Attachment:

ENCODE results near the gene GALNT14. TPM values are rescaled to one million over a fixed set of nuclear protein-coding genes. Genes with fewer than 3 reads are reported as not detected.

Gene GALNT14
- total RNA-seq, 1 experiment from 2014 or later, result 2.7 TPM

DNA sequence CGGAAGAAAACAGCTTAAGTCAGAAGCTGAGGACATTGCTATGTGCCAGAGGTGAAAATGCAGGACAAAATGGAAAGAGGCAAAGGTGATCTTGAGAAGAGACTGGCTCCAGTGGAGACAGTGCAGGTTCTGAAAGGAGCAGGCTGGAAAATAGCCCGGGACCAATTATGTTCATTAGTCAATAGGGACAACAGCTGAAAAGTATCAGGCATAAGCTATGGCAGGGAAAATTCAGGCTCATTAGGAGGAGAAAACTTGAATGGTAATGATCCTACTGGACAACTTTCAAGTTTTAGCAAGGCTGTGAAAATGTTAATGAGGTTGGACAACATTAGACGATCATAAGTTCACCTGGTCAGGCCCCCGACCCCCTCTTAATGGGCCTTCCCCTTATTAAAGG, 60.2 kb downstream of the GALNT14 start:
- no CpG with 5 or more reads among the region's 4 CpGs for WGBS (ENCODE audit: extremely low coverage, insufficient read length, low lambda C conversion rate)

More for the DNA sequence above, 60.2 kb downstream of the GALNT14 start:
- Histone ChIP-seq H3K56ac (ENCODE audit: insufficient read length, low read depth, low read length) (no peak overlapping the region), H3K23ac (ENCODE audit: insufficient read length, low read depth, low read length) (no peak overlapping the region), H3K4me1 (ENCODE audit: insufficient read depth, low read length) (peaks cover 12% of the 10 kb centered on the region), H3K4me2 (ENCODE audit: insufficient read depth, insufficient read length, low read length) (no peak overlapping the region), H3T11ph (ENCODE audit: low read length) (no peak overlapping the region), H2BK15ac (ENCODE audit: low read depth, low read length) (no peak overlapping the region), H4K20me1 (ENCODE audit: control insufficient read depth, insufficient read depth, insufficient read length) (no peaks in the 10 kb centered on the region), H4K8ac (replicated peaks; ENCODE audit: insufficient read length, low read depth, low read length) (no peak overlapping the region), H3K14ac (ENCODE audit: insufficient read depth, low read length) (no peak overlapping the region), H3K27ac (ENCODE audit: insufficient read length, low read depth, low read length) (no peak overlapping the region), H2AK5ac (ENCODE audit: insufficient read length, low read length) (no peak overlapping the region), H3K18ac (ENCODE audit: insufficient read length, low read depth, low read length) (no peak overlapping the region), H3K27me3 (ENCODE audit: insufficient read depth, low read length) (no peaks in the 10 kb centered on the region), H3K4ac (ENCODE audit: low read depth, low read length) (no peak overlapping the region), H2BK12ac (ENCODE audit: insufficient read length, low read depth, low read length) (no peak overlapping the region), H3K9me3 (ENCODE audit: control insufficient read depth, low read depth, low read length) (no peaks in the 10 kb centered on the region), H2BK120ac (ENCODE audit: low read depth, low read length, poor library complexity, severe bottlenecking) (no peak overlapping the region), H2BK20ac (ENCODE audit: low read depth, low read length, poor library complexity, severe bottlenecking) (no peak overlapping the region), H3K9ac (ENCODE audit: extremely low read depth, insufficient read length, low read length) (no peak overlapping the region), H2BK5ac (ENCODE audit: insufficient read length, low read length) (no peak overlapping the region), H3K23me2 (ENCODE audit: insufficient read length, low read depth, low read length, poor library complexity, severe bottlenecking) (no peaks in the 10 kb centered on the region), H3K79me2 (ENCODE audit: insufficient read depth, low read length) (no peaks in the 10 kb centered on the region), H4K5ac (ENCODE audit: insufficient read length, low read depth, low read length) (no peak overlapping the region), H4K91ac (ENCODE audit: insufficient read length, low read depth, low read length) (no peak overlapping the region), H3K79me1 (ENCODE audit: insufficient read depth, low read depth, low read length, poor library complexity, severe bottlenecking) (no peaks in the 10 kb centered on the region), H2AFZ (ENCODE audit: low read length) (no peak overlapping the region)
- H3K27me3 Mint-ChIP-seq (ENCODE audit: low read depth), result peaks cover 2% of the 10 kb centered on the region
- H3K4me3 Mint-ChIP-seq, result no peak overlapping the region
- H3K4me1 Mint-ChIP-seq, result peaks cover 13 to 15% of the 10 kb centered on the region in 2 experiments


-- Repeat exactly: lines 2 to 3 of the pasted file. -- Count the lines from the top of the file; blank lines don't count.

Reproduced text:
Gene GALNT14
- total RNA-seq, 1 experiment from 2014 or later, result 2.7 TPM